I live off of Hawaii Kai Drive and frequently see a gang of Honolulu police officers posted up along the makai-bound stretch during morning rush hour.
It’s quite the scene, with three or four chase officers standing on the sidewalk or handing tickets to scofflaws while another officer hides behind an unmarked car, pointing a gun-like, speed-detecting device at oncoming traffic.
On one hand, I always wonder why their sting operation targets Hawaii Kai’s busy parents and hard-working citizens as they rush off to work and school, yet they completely ignore the nearby knuckleheads with screaming motorcycles and zooming cars who race across the Keahole Street bridge in the evenings, especially on weekends, and presumably after a few drinks at The Shack.
Seems like easy pickings, either way, so why not spread the love?
On the other hand, speeding is an offense, regardless of the location or the perpetrator, so there goes that argument.
I’ve read again and again how smartphone apps, specifically Waze, let users alert each other of accidents, traffic slowdowns, construction and police activity, such as speed traps. Having seen HPD’s finest posted up for the umpteenth time, and feeling angry at the thought of yet another poor sap getting ticketed as yet another speeding and inebriated sap goes unticketed, I wondered if the smartphone era could help HPD figure out where to set their traps for maximum revenue, um, I mean, safety.
Here’s my theory: Google Maps, Waze (which is owned by Google), and other navigation apps can tell you — to the minute — how long it will take to drive from point A to point B using multiple routes. They do this using current and historical data gathered from everyone using their apps.
Google Maps, for instance, knows that, at 2:14 p.m. on a Wednesday, it’s going to take me 27 minutes to get to Aloha Tower via H1 or 33 minutes to get there via Ala Moana Boulevard. It even highlights in yellow and red the exact portions of the route where traffic is slower than usual.
That’s amazing! And, it’s all based on real-time data from actual drivers.
What if HPD knew that, for example, drivers averaged 18 mph over the posted speed limits on Keahole Street between 6 and 11 p.m. on Friday evenings. Would that matter? Or do they just set up speed traps in areas that are target-rich?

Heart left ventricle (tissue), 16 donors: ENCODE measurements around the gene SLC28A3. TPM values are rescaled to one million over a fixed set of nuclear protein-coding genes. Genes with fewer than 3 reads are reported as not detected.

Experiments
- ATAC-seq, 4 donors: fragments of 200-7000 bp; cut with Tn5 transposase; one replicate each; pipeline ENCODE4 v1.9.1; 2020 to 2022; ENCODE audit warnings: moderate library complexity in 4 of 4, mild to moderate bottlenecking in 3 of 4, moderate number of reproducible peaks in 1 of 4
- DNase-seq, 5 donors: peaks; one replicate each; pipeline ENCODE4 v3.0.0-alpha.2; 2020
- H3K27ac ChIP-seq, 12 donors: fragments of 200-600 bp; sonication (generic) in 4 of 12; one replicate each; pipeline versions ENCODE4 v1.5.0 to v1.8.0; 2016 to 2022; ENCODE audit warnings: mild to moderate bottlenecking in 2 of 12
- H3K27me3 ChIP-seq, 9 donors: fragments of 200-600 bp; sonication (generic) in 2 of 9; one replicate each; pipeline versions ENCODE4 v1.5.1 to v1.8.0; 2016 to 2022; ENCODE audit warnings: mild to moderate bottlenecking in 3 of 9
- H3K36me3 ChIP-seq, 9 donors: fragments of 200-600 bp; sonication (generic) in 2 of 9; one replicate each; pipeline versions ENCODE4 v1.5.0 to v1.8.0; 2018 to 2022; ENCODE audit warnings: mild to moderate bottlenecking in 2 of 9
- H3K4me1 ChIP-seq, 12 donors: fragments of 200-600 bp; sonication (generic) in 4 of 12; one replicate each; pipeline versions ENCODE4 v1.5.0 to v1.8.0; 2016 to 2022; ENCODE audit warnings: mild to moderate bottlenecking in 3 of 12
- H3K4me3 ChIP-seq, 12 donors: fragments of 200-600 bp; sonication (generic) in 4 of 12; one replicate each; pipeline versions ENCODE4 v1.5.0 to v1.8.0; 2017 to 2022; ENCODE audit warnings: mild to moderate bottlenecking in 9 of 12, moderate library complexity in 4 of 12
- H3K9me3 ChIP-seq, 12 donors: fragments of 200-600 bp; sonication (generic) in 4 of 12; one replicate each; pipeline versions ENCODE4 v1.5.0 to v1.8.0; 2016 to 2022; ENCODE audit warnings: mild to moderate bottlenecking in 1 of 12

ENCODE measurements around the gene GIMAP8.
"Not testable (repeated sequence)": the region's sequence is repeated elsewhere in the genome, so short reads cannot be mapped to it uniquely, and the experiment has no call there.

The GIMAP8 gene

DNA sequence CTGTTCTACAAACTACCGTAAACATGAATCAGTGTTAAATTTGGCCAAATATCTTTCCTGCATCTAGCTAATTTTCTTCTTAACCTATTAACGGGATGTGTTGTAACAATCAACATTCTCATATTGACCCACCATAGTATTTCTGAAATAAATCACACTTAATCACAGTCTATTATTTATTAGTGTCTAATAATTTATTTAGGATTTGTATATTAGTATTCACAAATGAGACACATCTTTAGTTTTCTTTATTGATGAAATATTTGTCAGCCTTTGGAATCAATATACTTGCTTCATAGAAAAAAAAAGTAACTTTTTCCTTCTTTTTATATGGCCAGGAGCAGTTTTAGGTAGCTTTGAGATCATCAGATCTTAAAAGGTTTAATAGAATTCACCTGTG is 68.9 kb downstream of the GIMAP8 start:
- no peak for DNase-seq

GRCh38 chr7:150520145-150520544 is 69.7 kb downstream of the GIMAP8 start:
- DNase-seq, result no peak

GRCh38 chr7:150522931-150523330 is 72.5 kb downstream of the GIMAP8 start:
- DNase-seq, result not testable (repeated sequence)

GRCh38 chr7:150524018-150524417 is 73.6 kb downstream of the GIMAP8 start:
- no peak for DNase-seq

So I reached out to HPD, initially to ask what they thought about apps that warn people of speed traps. Their spokesperson, Sarah Yoro, of their Media Liaision Office, had this to say:
“We want to remind the public that it is against the law to speed. We encourage everyone to drive safely and obey the speed limit.”
OK, speeding is against the law. But I then wondered how they selected their target areas. Was big data involved? Any advanced, predictive analytics? How about apps, like Waze?
“Honolulu Police Department has yet to use smartphone apps like Waze,” Yoro explained. “Selecting an area for speed enforcement is based on numerous factors. Generally, speed complaints in neighborhoods and surface streets are addressed by the respective patrol district. The Traffic Division focuses on enforcement on the major freeways and highways. In addition to speed complaints, the Traffic Division focuses on areas where speeding has been a factor in major collisions.”
Yoro concluded that “Smartphone apps like Waze may tip off drivers to police presence, but such apps can be helpful if they get motorists to obey the law.”
Dammit. I hate it when my angry rants are cut short by common sense, traffic laws, and public safety. Yoro’s response threw me off of my initial “why are they always on my street” focus and onto my “data can solve any problem” rant.
So I reached out to Waze, which offers data to local governments through its Connected Citizens Program. The goal of the program is to use traffic data to reduce congestion, accelerate accident response times, and alert Waze app users to traffic events, such as street closures.
With respect to enforcement of speed limits, however, Waze claims it can’t help.
“Waze cannot track and does not share data with authorities to determine where people are frequently speeding,” said Julie Mossler, Head of Global Comms, Policy & Creative Launch at Waze.
Mossler did explain, however, that municipalities could use Waze data to pinpoint areas where collisions frequently occur, and that they may be able to “draw deeper conclusions on mass driver behavior” in the future.
Which all leaves me back at square one: frustrated at the seemingly opportunistic-yet-valid locations of speed traps, yet full of hope for the endless potential of data to make our streets safer and more efficient. I think there’s a business opportunity in there somewhere.
On the efficiency front, Mossler added a few tidbits based on the 32,400 currently active Waze users in Honolulu, all of them bad. From their first Global Driver Satisfaction Survey released a few months back, and out of all U.S. metro areas examined, Honolulu was the most hazardous city when tallying user reports of accidents and roadkill, scored the lowest when it came to road quality and infrastructure, and was “one of the worst traffic metros overall.”
No app can fix all of that.